On the benefits of foreign law and the dangers of expert evidence
By Paul Magrath, Head of Product Development and Online Content, ICLR
As a green young pupil at chambers tea, it was impressed upon me (and I have often heard it repeated since) that
English law is law
Foreign law is fact
Expert evidence is merely opinion.
Well, that may not be the whole story, but it seems quite a useful starting point to discuss two speeches among the clutch given recently by members of the UK Supreme Court. The first was by Lord Toulson, speaking to the London Common Law and Commercial Bar Association on 11 November, discussing the International Influence on the Common Law. The second was Lord Neuberger’s, at the annual Bond Solon Expert Witness Conference on 7 November, on the subject of Expert Witnesses.
Lord Toulson began with anecdotes about St Augustine and some talking fish (they were separate anecdotes, in case you were wondering) but they make more sense if you read the whole speech, which I recommend. His point was that while we pride ourselves on our home-grown common law, we should value and appreciate the influences upon it of foreign jurisprudence, and not be afraid of importing foreign legal ideas if and when they might be better than our own.
He quoted Lord Goff of Chieveley who, in a lecture in 1986, had said “a greater readiness to learn from the legal systems of other countries”, including civil law countries, would help the common law to “embark upon the most fruitful period of development in its long, eventful history”. Sitting judicially in the House of Lords, Lord Goff had put this into practice in cases such as White v Jones  2 AC 207, where he had considered the law of New Zealand, Australia, Canada, the USA, Germany, France and the Netherlands; in Henderson v Merrett Syndicates Ltd  2 AC 145; and in Kleinwort Benson Ltd v Lincoln City Council  2 AC 349.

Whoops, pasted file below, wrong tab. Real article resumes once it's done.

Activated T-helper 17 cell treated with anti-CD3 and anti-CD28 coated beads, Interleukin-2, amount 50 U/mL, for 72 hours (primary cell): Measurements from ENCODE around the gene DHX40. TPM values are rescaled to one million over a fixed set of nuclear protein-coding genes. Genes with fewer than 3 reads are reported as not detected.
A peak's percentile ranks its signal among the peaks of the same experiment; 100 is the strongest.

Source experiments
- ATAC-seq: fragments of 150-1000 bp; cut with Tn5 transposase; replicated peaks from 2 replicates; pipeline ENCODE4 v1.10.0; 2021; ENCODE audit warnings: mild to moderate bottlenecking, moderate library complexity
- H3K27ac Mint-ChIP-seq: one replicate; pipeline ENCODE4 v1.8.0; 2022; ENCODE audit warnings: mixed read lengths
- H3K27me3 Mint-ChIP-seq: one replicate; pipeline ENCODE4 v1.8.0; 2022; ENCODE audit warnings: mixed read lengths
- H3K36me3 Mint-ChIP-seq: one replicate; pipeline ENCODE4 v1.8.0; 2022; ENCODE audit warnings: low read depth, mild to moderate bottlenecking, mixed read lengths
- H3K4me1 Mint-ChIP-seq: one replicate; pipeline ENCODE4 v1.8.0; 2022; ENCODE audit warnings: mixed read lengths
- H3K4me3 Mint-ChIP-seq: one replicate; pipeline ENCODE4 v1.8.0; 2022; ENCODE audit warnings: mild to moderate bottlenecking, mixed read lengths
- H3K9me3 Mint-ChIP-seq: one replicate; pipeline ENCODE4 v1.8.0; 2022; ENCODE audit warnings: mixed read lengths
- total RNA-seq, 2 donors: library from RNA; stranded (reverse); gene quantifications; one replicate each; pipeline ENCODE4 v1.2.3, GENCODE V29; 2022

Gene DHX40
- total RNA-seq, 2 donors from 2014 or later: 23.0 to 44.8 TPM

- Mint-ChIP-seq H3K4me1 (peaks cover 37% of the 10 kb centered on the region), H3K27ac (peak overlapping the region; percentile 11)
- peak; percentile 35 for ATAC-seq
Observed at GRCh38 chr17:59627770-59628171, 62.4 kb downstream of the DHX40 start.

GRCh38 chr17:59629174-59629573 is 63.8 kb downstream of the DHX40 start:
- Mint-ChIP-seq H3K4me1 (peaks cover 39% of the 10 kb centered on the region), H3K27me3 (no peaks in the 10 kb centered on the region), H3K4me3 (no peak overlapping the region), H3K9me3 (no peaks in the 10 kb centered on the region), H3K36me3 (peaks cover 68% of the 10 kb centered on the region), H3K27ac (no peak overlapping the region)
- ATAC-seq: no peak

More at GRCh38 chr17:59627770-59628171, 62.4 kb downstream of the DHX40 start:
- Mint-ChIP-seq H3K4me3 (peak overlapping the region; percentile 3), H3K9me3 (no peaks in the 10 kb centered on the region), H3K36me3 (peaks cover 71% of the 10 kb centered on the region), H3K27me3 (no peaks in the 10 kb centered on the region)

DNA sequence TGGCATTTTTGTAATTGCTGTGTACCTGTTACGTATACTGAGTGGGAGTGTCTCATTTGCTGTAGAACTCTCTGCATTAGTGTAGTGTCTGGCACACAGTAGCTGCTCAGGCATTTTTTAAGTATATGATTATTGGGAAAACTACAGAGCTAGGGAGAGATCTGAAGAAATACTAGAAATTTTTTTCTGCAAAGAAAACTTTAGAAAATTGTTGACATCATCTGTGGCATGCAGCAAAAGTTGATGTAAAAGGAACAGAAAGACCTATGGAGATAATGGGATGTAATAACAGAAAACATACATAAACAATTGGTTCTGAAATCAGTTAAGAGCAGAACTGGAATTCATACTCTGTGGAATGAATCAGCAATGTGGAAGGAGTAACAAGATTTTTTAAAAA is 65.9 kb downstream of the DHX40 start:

The practice had continued in more recent decisions of the House of Lords, such as Fairchild v Glenhaven Funeral Services Ltd  UKHL 22;  1 AC 32 and of the Supreme Court such as FHR European Ventures LLP v Cedar Partners LLC  UKSC 45;  3 WLR 535 and AIB Group (UK) plc v Mark Redler & Co  UKSC 58;  3 WLR 1367.
Lord Toulson then spoke about three examples of features of the common law which had been derived from other jurisdictions, namely the doctrine of frustration, the Mareva (freezing) injunction, and the concept of proportionality. In short, there was a “rich history of the common law borrowing ideas, answers and concepts from abroad”.
He then moved onto the more controversial (perhaps) subject of the influence on the common law of the European Convention on Human Rights and its incorporation into domestic law by the Human Rights Act 1998, section 2 of which imposes a statutory duty on the courts to “take into account” any decisions of the European Court of Human Rights at Strasbourg.
He began with a warning:
Experience has taught us that an automatic reliance on Strasbourg case law can tend to deflect us from an insightful and penetrating analysis of the common law that may be found in or derived from the tomes of English and foreign law reports and the writing of scholars.
By way of example of the latter (presumably better) approach, Lord Toulson cited R (Guardian News & Media Ltd) v City of Westminster Magistrates’ Court  EWCA Civ 420;  QB 618, in which the Court of Appeal, faced with inconclusive Strasbourg authorities, found a survey of the case law from Canada, New Zealand, South Africa and the USA, and “a particularly valuable report of the New Zealand Law Commission” more helpful. In his judgment, he had said:
The development of the common law did not come to an end on the passing of the Human Rights Act. It is in vigorous health and flourishing in many parts of the world which share a common legal tradition.
As in a later case, Kennedy v Information Commissioner  UKSC 20;  2 WLR 808, which Lord Toulson also discussed, the court reached its decision on the common law principles of open justice, and not on article 10 of the Human Rights Convention, in order to permit disclosure of documents to the media. However,